Long-term Functioning of Allogeneic Islets in Subcutaneous Tissue Pretreated With a Novel Cyclic Peptide Without Immunosuppressive Medication

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There exists a need for a minimally invasive method of islet transplantation without immunosuppressive drugs for the treatment of type 1 diabetes.


In diabetic August Copenhagen Irish rats, an agarose rod containing the cyclic oligopeptide SEK-1005 (agarose-SEK rod) was implanted at 2 dorsal subcutaneous sites. Then these rods were removed, and 1500 islets of Langerhans isolated from Fischer 344 rats were transplanted into each of the pockets.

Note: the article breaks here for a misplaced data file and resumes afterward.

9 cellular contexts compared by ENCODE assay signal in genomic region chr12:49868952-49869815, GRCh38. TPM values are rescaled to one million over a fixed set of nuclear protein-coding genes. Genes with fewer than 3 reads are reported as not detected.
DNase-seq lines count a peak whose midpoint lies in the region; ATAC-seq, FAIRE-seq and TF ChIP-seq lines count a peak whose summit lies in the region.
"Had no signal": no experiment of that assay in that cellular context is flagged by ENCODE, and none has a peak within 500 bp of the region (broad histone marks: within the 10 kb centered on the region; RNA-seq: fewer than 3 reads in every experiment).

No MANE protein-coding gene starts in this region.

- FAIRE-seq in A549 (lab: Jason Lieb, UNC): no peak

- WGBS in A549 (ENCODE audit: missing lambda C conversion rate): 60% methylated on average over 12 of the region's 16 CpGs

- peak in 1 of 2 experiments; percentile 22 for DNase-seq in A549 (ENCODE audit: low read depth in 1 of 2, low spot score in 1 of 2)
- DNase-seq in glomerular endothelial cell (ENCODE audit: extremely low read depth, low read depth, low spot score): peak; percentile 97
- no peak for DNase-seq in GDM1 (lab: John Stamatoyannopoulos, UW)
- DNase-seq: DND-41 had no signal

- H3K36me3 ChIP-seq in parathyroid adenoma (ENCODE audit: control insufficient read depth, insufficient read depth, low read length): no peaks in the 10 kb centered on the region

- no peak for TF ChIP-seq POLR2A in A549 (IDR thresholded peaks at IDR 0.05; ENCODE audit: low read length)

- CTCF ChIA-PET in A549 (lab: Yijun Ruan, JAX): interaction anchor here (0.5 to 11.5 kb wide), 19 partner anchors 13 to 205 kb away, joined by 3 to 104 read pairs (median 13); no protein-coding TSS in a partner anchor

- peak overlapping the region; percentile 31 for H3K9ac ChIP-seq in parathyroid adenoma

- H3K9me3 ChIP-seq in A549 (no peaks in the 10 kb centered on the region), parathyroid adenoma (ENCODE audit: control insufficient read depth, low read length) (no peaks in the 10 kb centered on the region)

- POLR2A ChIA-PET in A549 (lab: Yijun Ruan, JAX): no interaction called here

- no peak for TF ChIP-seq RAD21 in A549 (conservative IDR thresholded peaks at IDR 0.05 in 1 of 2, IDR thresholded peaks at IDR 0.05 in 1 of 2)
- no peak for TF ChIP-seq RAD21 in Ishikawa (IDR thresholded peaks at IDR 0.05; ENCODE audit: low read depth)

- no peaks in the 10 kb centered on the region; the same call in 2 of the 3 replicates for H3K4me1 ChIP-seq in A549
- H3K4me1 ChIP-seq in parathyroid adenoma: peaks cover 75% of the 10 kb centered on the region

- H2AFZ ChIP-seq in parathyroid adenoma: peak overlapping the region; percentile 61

Ten days after implantation of agarose-SEK rods, vascularized pockets were present. Nonfasting blood glucose levels confirmed long-term survival of the allogeneic islet grafts, without immunosuppressive therapy, in 8 of 10 recipients. Flow cytometry and gene expression analyses were performed to investigate the mechanisms underlying graft acceptance. Agarose-SEK rod implantation led to the formation of granulomatous tissue containing regulatory T cells that suppressed immune reactions against the allogeneic islet grafts.


These results indicate that the use of an agarose-SEK rod to prevascularize a subcutaneous site may be a useful method for achieving successful allogeneic islet transplantation without immunosuppression.

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